When my family moved to Washington state from Florida, it was an easy choice to bring her into the office. I’m really lucky to get to spend this much time with my mom. She’s organized, professional, and fun to be around. And if someone says, “your mother doesn’t work here,” I can say: “mine does!” (This really happened once.) Today's interview is with our mom-ccountant and bookkeeper, Suzi Mantle!

Q: What is your role at Constellation?
I started out as bookkeeper 3,000 miles away in Florida.  We moved to Washington 2 years ago and I continued working as bookkeeper on a monthly basis.  This past year I have taken on an additional roles setting up and maintaining raw, in-process and finished good inventories.  I also help maintain the Etsy store as well as package and ship product for both retail and wholesale customers.

Q: What is the craziest question or conundrum you’ve run into while working for Constellation?
My biggest challenge while working for Constellation was morphing from mom to employee.  It was difficult at first leaving “mom” at home and showing up as “employee.”  It has been a good transition to help let Sara go as child and accept her as an independent grown-up!  I am thrilled to be working with her.  It is allowing me to watch her business grow and I am proud to take an active part in helping her along the way to success.

Q:  You’ve been a small business bookkeeper for almost 30 years - how do you feel those skills help with your job now, and what new skills are you learning?
Having grown our own business from the ground up when we were in our 20s, I knew how important having a solid bookkeeping system was.  I also brought with me solid payroll and payroll tax, sales tax, business tax, and income tax experience.  The new skills I am acquiring all have to do with tech and computer stuff - you can teach an old dog new tricks, it just might take a while!

Q:  Tell us your #1 piece of advice for starting a small business (from a bookkeeper’s point of view).
The number one investment should be a good accounting software program.  Most today are very easy to use even if you have no bookkeeping experience. I cannot stress enough - keep all your receipts and organize them from the beginning.  Enter them in your accounting program on a weekly if not daily basis.  Throwing them in a box to handle once a month or year will be a giant headache.  You can’t run a successful business if you don’t know where your money is coming from and where it is going to.

Q:  Tell me about moving from Florida to Washington State.  How’s that transition been for you?
We came out to Washington in 2010 to visit Sara and Brad and fell in love with the area.  During that visit, we reconnected as family.  After we went back to Florida, we knew that we wanted to be closer to them and luckily they felt the same way!  We put our business up for sale In January and to our surprise it sold and closed in September.  We sold our house and packed up our belongings and before we knew it, we were starting a new year, 2012, in a very different climate!   We settled an hour from Sara & Brad not wanting to intrude on their day to day lives not knowing that a year later I would be driving that hour into Seattle several times a week to help out in the day to day at Constellation & Co.   I love the fall leaves, the glorious awakening of the flowers in spring, and summer weather cool enough to enjoy the out of doors.   I am adapting to the winter chill and looking forward to our new pellet stove this year!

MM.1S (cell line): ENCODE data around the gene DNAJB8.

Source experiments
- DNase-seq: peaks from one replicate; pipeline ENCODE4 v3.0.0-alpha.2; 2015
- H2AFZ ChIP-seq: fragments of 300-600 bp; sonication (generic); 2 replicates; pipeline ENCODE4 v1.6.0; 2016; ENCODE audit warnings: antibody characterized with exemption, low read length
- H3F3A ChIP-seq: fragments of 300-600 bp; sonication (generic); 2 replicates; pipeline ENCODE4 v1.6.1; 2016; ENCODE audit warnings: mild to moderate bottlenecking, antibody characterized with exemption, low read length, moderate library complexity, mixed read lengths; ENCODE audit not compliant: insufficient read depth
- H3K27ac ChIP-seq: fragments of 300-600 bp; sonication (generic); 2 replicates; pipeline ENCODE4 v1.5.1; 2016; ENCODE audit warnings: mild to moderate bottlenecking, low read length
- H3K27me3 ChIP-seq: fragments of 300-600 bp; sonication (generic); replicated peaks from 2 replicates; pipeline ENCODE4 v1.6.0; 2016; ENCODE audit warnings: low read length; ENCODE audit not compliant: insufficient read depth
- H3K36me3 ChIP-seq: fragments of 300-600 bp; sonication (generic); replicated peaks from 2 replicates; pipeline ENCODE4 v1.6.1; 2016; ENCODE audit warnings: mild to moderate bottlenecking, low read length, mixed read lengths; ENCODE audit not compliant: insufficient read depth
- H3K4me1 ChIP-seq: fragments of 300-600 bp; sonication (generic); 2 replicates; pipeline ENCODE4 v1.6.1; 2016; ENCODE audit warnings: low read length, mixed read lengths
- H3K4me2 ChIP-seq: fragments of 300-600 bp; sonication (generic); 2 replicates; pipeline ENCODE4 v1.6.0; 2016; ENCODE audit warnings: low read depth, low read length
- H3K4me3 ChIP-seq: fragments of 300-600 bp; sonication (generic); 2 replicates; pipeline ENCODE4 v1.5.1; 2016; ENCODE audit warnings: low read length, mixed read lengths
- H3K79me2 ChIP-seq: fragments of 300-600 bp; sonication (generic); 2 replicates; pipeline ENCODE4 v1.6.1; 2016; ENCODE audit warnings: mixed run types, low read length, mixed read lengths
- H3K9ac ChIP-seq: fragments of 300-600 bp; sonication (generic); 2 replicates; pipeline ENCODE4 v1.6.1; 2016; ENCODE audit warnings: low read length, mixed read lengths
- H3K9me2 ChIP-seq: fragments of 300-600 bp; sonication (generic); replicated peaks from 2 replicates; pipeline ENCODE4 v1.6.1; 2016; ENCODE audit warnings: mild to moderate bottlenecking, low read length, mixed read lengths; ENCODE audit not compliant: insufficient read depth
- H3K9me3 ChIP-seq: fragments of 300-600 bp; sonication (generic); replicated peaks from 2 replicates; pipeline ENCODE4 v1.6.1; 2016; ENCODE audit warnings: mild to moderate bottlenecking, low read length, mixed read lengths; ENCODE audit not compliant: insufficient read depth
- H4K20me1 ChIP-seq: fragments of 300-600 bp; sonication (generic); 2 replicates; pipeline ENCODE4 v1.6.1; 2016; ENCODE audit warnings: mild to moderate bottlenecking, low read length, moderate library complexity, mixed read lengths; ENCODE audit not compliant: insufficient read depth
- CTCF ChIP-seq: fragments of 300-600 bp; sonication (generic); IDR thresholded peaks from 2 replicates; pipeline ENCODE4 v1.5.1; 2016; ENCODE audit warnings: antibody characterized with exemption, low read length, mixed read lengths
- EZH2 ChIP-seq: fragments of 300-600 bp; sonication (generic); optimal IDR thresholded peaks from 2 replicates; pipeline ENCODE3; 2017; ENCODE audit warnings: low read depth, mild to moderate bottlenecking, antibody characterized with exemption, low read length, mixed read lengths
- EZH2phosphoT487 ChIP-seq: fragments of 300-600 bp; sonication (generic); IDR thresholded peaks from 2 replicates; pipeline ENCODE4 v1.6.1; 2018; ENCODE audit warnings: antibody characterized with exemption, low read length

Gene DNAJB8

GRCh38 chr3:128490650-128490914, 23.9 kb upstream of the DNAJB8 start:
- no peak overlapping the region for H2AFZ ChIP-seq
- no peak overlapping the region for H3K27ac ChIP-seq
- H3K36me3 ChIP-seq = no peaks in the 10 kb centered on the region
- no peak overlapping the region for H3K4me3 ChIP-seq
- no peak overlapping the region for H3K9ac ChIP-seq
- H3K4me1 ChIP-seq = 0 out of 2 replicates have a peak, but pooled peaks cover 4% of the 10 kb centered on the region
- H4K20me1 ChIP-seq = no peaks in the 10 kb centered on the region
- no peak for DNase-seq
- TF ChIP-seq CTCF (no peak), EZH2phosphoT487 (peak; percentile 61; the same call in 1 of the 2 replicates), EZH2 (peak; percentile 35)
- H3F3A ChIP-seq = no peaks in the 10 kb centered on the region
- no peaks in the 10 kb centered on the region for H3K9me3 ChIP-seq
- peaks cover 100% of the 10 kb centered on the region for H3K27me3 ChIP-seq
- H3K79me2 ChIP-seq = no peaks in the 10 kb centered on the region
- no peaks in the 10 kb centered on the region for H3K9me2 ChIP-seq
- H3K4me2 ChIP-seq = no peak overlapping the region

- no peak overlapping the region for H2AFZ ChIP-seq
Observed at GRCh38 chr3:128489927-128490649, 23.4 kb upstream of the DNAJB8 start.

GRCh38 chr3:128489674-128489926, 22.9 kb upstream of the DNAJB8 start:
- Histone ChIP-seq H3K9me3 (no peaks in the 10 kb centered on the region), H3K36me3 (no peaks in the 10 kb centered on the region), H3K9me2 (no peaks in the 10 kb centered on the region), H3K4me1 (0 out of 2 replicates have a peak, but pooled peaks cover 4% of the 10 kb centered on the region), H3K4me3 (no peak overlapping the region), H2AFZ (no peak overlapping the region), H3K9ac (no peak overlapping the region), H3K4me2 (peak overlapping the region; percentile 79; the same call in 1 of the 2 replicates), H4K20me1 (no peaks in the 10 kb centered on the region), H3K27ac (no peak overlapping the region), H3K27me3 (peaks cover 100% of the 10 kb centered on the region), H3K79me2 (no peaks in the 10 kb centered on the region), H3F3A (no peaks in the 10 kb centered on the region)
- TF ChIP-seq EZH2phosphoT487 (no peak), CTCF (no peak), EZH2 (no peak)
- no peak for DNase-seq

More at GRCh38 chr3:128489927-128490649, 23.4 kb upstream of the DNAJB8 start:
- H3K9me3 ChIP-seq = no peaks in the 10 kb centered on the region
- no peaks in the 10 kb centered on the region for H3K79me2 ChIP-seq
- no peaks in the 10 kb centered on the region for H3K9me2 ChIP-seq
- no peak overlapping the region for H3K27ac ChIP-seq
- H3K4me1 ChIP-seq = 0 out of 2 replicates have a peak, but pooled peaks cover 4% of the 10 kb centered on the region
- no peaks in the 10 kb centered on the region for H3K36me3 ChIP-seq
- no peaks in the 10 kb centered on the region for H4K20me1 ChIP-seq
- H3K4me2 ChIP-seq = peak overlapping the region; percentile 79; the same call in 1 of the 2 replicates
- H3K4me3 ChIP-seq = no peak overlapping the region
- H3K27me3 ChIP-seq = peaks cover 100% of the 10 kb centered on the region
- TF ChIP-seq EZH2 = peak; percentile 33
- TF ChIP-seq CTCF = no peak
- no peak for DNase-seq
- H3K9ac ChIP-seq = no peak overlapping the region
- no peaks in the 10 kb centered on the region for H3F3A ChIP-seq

Q:  What’s your favorite place to eat in Seattle?
I love Delicatus - they have such yummy sandwiches (The Californian is my favorite), the staff is so nice, and love reading all the cool and funny quotes around the walls.   The second favorite is Cow Chip Cookies - who doesn’t love a warm cookie fresh out of the oven.

Q: What’s your favorite place to shop in Seattle?
I don’t usually have a chance to shop while I’m here in the city unless you count the post office which I frequent to ship out our wonderful products!  I enjoy walking in the city to the post office.

(A quick, practical addendum: We use Quickbooks for bookkeeping and Square for credit card processing. We ship using Etsy's in site tools and print labels on our new Dymo 4x6 label printer.)

Interview: Brad
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Next up in our ongoing interview series is my favorite person on the face of the Earth! He's quiet, bearded, and married to me. It's Brad McNally, our co-founder!

Q: What is your role at Constellation?
I am co founder of Constellation & Co. I am not as involved with the day to day, but I am diligently working on the new website and constantly thinking of new products. I am also the secret Art Director.

Q: Tell us about your day job. How are the two companies & roles similar or different?
I am the Lead Designer at BELIEF, a creative agency in Seattle Washington. I work on branding, packaging, web, and mobile projects. At BELIEF, I work with my art director & creative director to create story-centered work for clients and am responsible for design solutions from concept to completion. At Constellation, Sara handles all client work and almost all of the product design (I jump in for some secret art direction.) Currently, this allows me to focus on the site redesign and brainstorming new products with her. I'll occasionally design some of those products!

Q: You're a digital & web guy - how has Constellation & letterpress changed how you work?